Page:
Yesterday, I transplanted my beautiful pepper plants into the garden. I’m so pleased with how well they’ve grown! Hopefully they’ll like it in the raised bed.
When I first started gardening, I had no idea how to go about transplanting something. I was so afraid I was going to do it wrong. How do I get the plant out of the container without hurting it? Do I shake off the dirt before planting? How deep do I plant it?
There definitely are a few ‘right’ and ‘wrong’ things you can do. If you are just learning how to raise a garden, here’s what you need to know about transplanting…
Note: The best time to transplant is early morning when the sun is low, ideally when it is cloudy, so your garden plants don’t get sunscald. Late in the evening also works.
Table of Contents:
When to Transplant Seedlings
Transplanting can be a tricky business. Whether you’re moving a plant to a new location in your garden or transferring it to a pot, there are a few things you should do to ensure the success of the operation.
Generally, it is best to wait until after the last frost has passed. This will help ensure that the roots have a chance to establish themselves before hot weather sets in.
Seedlings that are transplanted too early are more likely to experience transplant shock, which can stunt their growth or even kill them.
In addition, it is important to choose a day when the weather is cool and cloudy. This will minimize stress on the seedlings and help reduce the risk of dehydration.
It’s also important to pay close attention to your individual plants. If you wait too long, your seedlings may become root-bound, which can stunt their growth.
However, if you transplant too early, your seedlings may not have enough roots to support themselves and could succumb to stress.
As a general rule of thumb, it is best to transplant when your seedlings have at least two sets of true leaves.
At this point, they should be large enough to handle without damaging the delicate leaves and stems. If you are transplanting into pots, make sure to choose a size that will give the roots room to grow.
What to Do Before Transplanting
Here are a few tips on what to do before you transplant your seedlings into the garden.
Loosen and Amend the Soil
When you are ready to transplant your seedlings, it is important to loosen and amend the soil first.
This will help the roots to spread out and establish a strong foothold in their new home. To loosen the soil, use a garden spade or tiller to aerate the ground. Then, add some organic matter, such as compost or manure.
There are many other different products that can be used to amend your soil. Perhaps the most important thing to consider is the pH level of the soil.
This can be tested with a simple pH test kit, which can be purchased at most garden stores. Once you know the pH level of your soil, you can choose amendments accordingly.
For example, if your soil is too acidic, you may want to add lime to raise the pH level. Conversely, if your soil is too alkaline, you may want to add sulfur to lower the pH level. In addition to pH levels, you also need to consider the nutrient levels in your soil.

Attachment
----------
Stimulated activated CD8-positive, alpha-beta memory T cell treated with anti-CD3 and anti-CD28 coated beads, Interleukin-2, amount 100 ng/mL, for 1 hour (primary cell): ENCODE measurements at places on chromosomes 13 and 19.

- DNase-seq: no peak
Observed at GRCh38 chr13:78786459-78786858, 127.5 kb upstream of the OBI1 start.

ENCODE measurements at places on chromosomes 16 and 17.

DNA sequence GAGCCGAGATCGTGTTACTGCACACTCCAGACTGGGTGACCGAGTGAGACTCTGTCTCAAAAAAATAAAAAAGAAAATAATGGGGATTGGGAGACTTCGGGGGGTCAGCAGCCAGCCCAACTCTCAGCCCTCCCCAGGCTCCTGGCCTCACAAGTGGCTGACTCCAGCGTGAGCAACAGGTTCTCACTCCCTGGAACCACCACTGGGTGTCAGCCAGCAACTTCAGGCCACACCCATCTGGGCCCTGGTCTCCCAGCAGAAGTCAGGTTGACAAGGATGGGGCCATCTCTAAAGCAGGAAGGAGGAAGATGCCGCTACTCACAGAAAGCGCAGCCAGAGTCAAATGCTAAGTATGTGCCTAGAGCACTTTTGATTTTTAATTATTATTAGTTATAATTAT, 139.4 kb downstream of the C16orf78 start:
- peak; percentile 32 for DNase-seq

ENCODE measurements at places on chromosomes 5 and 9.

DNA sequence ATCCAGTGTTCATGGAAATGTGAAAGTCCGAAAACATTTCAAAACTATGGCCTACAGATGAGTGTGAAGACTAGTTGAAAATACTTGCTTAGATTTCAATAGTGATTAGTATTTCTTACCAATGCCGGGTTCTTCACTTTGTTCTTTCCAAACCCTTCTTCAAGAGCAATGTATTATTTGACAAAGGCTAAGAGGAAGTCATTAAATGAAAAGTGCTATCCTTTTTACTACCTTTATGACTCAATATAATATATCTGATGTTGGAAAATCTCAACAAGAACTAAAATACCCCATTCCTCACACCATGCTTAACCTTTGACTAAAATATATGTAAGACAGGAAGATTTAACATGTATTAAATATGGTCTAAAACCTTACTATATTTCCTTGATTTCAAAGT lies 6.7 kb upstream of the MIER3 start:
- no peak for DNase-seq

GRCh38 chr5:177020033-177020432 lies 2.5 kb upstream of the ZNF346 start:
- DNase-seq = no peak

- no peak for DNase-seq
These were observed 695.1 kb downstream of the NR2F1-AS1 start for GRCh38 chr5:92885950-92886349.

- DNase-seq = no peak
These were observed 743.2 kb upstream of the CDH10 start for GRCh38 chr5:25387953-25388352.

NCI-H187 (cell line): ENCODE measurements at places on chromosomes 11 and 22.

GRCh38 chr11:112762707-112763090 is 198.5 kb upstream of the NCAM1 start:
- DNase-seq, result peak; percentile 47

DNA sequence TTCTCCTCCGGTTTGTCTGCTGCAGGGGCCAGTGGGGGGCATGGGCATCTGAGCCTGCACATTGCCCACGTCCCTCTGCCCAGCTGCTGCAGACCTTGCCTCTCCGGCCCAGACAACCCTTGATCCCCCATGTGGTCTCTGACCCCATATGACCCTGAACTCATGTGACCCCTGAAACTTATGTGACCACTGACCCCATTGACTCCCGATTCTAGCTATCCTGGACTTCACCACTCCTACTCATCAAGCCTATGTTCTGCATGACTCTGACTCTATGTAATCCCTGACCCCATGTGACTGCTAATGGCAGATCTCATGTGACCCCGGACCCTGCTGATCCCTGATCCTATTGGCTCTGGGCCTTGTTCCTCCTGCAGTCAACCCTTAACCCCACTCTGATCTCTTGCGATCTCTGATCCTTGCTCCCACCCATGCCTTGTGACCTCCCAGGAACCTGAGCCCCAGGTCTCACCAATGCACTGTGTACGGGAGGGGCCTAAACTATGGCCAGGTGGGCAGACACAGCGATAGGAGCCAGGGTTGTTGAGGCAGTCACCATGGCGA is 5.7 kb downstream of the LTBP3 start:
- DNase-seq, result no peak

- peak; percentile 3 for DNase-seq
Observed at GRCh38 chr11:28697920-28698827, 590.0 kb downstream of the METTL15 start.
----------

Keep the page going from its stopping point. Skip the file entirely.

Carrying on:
A soil test will provide information on the levels of nitrogen, phosphorus, and potash in your soil. Based on these results, you can choose from a variety of organic and synthetic amendments to improve the quality of your soil.
This will help to improve drainage and provide essential nutrients for your plants.
Raise the Temperature of the Soil
Black plastic is an effective way to raise the temperature of the soil before transplanting. When the sun shines on the black plastic, it heats up and transfers that heat to the soil beneath it. This can be beneficial for crops that need a higher soil temperature in order to germinate, such as tomatoes and peppers.
Black plastic can also help to warm the soil earlier in the spring, allowing gardeners to get a jump start on their growing season. To use black plastic to raise the temperature of the soil, simply lay it out over the area where you would like to grow your crops.
Be sure to anchor it down so that it doesn’t blow away in the wind. Leave it in place for several weeks before planting. Once you are ready to plant, simply cut holes in the black plastic and insert your seedlings.
The seedlings will benefit from the extra warmth, and you will be able to achieve a successful harvest.
Avoid Walking on the Soil
Gardeners must take care not to compact the soil when transplanting. Avoid walking on the area where the new plants will go, and lay down some boards or other pathways to walk on if necessary.
If the soil is too compacted, it will not allow roots to penetrate, which will stunt the growth of the plant. Additionally, compacted soil does not hold moisture well, which can lead to drought stress.
Harden Off Your Plants
When you’ve been growing your plants indoors under artificial lights, it’s important to give them time to adjust to being outside in the sun and wind before you transplant them into their permanent outdoor home.
This process is called hardening off, and it helps your plants to acclimate slowly so they don’t experience shock when they’re finally transplanted.
Start by placing your plants outdoors in a shady spot for a couple of hours each day, then gradually increasing the amount of time they spend outdoors and moving them into a more sunny location.
You can do this with all kinds of plants, including vegetable seedlings, fruit trees, perennials, and more.
After a week or two, your plants should be ready to transplant!
Check Soil Moisture
Before transplanting your seedlings, it is important to check the soil moisture levels. If the soil is too dry, the seedlings may not be able to take root properly and could become dehydrated. On the other hand, if the soil is too wet, the roots could rot.
The best way to check soil moisture is to use a moisture meter. Such meters are readily available at garden centers or online.
To use one, simply insert the probes into the soil near the plant. The meter will then give you a reading that will tell you whether the soil is too dry, too wet, or just right.
Armed with this information, you can then decide whether or not to go ahead with transplanting your seedlings.
Create a Smooth, Level Surface